It is vital that stories of how climate change is affecting ordinary people across Africa, and the world, are told at the United Nations Climate Change Conference (COP27), starting in Egypt on 6 November 2022, says Kénia Diva of ForAfrika, the largest indigenous nongovernmental organisation on the continent.
Diva, a member of its Angola communications team, is to take part in a panel discussion on how climate change is affecting individual communities at COP27 on 9 November 2022, in the Blue Zone at the conference.
The University of Bath Institute for Policy Research offered Diva a place on the panel after she submitted a video, as part of the ActNow campaign, showing the impact climate change is having on her community. Diva’s video was worked into ActNowFilm2, a film that uses intergenerational conversations to highlight the impact of climate change on all generations, and on people worldwide.
“I am looking forward to participating in COP27 because I finally have an opportunity to tell the whole world that our country is suffering from lack of rain, and that affects the well-being of children. If there is no water, there is no food and consequently there is starvation, including among children. This should worry all of us, and inspire us to take effective action,” she says.
The most severe drought of the past 40 years is ravaging Angola’s southern provinces, where the food security of 3.81-million people is directly affected, according to the United Nations Children’s Fund.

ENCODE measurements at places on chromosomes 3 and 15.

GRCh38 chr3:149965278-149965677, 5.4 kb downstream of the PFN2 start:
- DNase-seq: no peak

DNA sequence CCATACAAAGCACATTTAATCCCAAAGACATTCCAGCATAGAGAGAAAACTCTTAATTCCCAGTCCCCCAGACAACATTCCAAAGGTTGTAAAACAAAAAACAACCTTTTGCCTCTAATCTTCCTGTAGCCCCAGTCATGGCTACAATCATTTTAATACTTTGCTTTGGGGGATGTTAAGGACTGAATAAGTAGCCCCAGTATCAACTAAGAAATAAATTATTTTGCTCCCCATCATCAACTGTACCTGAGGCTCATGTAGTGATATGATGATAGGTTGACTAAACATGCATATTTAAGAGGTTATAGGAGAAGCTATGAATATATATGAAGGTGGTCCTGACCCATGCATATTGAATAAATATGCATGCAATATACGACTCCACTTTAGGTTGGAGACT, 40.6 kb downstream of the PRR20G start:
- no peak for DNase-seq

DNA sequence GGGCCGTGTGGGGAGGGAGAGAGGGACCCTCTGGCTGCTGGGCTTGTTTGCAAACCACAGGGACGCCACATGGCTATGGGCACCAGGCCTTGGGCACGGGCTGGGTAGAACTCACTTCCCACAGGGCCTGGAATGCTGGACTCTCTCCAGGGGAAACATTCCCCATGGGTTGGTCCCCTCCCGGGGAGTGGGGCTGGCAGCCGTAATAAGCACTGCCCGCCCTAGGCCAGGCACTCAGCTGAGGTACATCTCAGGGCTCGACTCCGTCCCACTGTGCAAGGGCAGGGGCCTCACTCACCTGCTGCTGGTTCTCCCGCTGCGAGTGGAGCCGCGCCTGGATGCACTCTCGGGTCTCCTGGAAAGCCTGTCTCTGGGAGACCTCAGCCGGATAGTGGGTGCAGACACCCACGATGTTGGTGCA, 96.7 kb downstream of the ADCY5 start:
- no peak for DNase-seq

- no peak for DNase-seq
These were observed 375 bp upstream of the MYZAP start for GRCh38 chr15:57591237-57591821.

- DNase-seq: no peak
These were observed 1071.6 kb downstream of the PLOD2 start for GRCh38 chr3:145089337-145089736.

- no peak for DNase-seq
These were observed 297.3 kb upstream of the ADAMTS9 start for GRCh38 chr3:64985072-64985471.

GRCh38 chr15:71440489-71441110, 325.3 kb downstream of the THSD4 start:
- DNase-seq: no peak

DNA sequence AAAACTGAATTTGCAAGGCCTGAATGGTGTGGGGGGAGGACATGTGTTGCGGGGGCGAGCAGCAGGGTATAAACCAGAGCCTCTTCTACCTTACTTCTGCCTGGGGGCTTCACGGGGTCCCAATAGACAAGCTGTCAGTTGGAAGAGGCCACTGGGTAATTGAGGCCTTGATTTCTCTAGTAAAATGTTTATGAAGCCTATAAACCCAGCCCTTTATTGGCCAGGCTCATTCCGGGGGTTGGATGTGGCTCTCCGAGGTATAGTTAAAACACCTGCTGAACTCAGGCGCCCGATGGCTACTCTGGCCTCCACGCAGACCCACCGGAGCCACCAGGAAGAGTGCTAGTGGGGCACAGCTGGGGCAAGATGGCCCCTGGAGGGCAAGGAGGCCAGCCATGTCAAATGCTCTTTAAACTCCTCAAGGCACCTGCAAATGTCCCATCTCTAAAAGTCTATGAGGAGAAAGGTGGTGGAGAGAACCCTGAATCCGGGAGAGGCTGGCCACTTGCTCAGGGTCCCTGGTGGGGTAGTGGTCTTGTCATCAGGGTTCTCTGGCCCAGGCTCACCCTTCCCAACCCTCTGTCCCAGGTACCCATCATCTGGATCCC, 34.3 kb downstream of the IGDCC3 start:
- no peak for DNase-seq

Supported by the UK Universities Network, and in partnership with ForAfrika, the Global Alliance of Universities on Climate and the nongovernmental organisation Plant-for-the-Planet, ActNowFilm2 is a short film compiled of intergenerational conversations from around the world in which young and older people share their experiences, and hopes and fears of climate change. Its production was led by the University of Bath Institute for Policy Research and Cambridge Zero.
ForAfrika Angola country director Célio Njinga says: “Africa is the continent most vulnerable to the effects of climate change. We see these devastating effects every day. Extreme weather events wreak havoc on families and their livelihoods.
“Many people in Africa are dependent on agriculture for food, but floods, droughts, locust plagues, landslides and cyclones destroy agricultural operations mercilessly. They often do not have the means to rebuild their lives. The world needs to stand up and take notice of what climate change is doing to innocent people.”
Diva started out studying chemical engineering, but her love of reading and writing compelled her to change direction and she completed various communications and marketing courses and is now doing exactly what she loves to do: tell stories and take photographs.
In her current role at ForAfrika, Africa’s largest indigenous non-governmental organisation, Diva visits communities in rural Angola and chats to ordinary people who display extraordinary resilience, despite their acute suffering.
ActNowFilm2 will be shown in the Blue Zone COP27 on 9 November.
- Visit the ActNowFilm2 website: https://www.bath.ac.uk/campaigns/actnowfilm2-intergenerational-conversations-on-climate-change/
- Follow ActNowFilm2 on Twitter @actnowfilm and Instagram @actnowfilm https://www.instagram.com/actnowfilm/